Her outburst was followed by silence. Rain continued to pummel them but Mr. Wilkins didn’t seem to notice. He just stood there and stared at the three wet, muddy kids. Alex expected to get told off for her outburst. Instead Old Man Wilkins said, “There’s no Jackson’s Island around here.”
Duh, she thought. Of course not. Jackson’s Island is a place in a novel by Mark Twain. It’s where Tom, Huck and Joe went when they decided to run away from home to become pirates, sneaking out of their homes in the middle of the night, stealing a raft, then floating it down the Mississippi river until they got snagged on sandbars around the island.
“Well? Spit it out,” Old Man Wilkins barked. “What exactly are you three up to?”
The twins turned to Alex, expecting her to explain. She chewed her bottom lip while she mulled over what she could say. The simple version was that each spring they chose a book and each summer, after planning, research and preparations, they lived their favorite scenes. They preferred older books, the classic boys’ adventure novels like Treasure Island, A Journey to The Centre of the Earth, and Peter Pan. But to understand, to really understand the Game you had to be the sort of person who, when you read a book, you fell so completely into the world between the pages that it transported you there and sometimes, if you were lucky, you became one of the characters. When Alex played the Game it was… almost magic.
She could never explain this to Old Man Wilkins, an ancient, decrepit old farmer whose idea of reading probably went no further than the Farmers’ Almanac or Readers’ Digest.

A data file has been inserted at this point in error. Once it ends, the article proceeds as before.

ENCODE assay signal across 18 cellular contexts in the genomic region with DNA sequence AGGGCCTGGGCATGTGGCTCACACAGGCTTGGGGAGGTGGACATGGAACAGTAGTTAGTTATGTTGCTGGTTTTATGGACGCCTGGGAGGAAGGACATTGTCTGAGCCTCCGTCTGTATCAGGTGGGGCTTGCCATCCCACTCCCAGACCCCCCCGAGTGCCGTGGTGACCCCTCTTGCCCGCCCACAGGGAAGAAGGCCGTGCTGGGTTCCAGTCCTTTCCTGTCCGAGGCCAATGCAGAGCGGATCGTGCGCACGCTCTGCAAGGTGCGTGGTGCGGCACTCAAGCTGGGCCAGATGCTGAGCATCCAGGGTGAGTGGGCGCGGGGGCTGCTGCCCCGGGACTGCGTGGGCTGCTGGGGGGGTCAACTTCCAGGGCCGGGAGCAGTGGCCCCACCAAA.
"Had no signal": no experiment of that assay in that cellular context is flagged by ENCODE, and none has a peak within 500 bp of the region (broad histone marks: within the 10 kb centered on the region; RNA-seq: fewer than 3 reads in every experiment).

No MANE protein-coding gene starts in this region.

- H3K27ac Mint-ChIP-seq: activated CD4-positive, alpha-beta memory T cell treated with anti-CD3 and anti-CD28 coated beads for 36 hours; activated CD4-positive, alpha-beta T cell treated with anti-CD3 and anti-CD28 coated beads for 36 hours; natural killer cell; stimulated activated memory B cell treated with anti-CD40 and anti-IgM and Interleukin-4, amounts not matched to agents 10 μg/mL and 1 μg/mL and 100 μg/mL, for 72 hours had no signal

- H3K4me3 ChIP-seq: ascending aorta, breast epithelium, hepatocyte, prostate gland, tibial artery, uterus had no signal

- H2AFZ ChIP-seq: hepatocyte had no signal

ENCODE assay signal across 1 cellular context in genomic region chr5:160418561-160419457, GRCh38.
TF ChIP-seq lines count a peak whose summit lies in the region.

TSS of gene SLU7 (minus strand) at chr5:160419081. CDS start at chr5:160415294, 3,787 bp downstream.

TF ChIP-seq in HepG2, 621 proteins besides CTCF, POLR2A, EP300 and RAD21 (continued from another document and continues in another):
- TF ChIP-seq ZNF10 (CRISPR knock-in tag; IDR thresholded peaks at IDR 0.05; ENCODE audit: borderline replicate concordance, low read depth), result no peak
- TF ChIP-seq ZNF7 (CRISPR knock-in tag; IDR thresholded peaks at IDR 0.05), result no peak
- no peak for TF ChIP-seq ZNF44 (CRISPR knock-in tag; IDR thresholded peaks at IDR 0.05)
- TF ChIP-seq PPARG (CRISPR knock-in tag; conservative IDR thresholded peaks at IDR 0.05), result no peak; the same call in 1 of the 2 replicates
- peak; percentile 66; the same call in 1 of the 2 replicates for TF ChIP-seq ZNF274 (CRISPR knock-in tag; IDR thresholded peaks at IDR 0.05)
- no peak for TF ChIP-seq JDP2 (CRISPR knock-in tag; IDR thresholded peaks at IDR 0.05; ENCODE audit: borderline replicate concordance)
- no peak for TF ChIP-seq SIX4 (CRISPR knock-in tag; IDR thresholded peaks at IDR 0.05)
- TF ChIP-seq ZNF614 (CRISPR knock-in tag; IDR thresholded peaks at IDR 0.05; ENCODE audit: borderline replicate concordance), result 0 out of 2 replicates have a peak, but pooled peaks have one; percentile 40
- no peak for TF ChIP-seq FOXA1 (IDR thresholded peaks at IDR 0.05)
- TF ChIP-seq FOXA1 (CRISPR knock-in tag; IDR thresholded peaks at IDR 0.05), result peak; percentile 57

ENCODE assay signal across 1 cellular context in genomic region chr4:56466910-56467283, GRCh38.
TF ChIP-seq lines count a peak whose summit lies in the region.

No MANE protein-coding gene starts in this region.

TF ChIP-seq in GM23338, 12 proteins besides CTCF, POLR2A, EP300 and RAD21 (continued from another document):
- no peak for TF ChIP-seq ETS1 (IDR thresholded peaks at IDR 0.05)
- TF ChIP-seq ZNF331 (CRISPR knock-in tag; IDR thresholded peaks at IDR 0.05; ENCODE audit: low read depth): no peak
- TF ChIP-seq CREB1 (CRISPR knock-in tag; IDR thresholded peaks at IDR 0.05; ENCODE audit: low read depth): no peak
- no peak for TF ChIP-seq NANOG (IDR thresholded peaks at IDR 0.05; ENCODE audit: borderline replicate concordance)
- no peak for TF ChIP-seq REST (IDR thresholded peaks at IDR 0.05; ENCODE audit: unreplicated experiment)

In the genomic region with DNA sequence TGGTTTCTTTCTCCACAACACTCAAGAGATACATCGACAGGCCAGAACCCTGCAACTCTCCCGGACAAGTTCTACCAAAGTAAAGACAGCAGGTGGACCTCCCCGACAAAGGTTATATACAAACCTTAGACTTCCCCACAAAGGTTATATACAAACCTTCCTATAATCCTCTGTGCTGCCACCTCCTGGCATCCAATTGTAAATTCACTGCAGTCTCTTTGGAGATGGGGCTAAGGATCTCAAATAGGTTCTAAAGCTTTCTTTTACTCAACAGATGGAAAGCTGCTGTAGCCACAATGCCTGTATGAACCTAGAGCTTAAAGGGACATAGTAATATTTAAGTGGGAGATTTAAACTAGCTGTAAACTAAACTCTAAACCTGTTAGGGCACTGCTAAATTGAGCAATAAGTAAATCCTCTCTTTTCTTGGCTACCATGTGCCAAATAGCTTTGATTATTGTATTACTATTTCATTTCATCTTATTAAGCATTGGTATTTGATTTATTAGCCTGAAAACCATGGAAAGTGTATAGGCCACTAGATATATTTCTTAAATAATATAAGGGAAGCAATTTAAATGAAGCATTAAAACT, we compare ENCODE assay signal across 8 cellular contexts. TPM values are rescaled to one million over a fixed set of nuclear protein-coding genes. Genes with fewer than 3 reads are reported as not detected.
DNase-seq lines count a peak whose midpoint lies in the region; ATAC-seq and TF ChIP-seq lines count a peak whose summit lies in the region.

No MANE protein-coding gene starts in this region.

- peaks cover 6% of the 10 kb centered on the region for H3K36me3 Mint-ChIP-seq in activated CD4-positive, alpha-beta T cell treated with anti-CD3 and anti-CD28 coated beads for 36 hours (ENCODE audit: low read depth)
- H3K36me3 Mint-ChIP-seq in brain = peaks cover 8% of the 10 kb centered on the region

“Well, girl. Looks like you’ve been elected to speak,” Old Man Wilkins said, his eyes boring into her. “I’m waiting. Out with it. I’m not getting any drier, standing here.”
It only took a moment for her to decide that the old farmer would never understand. She wouldn’t bother even trying. Sometimes, no explanation was the best explanation. She met his gaze. Alex didn’t flinch or drop her eyes. She simply shrugged.
“That’s how it’s going to be, is it? Fine. Then you three better follow me. Time to get you home.” Mr. Wilkins turned and started back to the truck. With effort, he climbed into the cab muttering as he went, “Boiled ham and trifles. Ha!”
Norman and Randy started walking. Alex followed reluctantly. When they got to the truck Old Man Wilkins was already inside the cab with the door shut. Rain splattered on the roof and drummed against the truck’s flat bed. Alex reached for the passenger door, opening it.
“Hang on there, missy,” Old Man Wilkins said. “What do you think you’re doing?”
“Following you,” she answered. “Like you told us too.”
“You’re not coming inside my truck all covered in mud.”
“Where should we go?”
“In the back.”
“In the flatbed? But…” Alex didn’t know what to do. She turned to look at the twins.
Randy was already climbing into the back. Norman followed. Alex slammed the truck door closed and joined the twins.
“This is nuts,” she hissed in a low whisper. “You’re not even supposed to let dogs ride in the back of trucks.”
“Either you climb in the back or you walk all the way to the barn. Your choice.”
It was almost as though he’d heard her. But he couldn’t have. Could he?
“The barn?” Norman called back. “Mr. Wilkins, I thought we were going home. Why are we going to the barn?”
“There’s a hose there. You three need to hose yourselves off. When you’re clean enough to ride inside the cab, then I’ll drive you home. And while you’re doing that I’ll go up to the house and call your grandmother. God knows why, but she seems to be worried about you three fools.”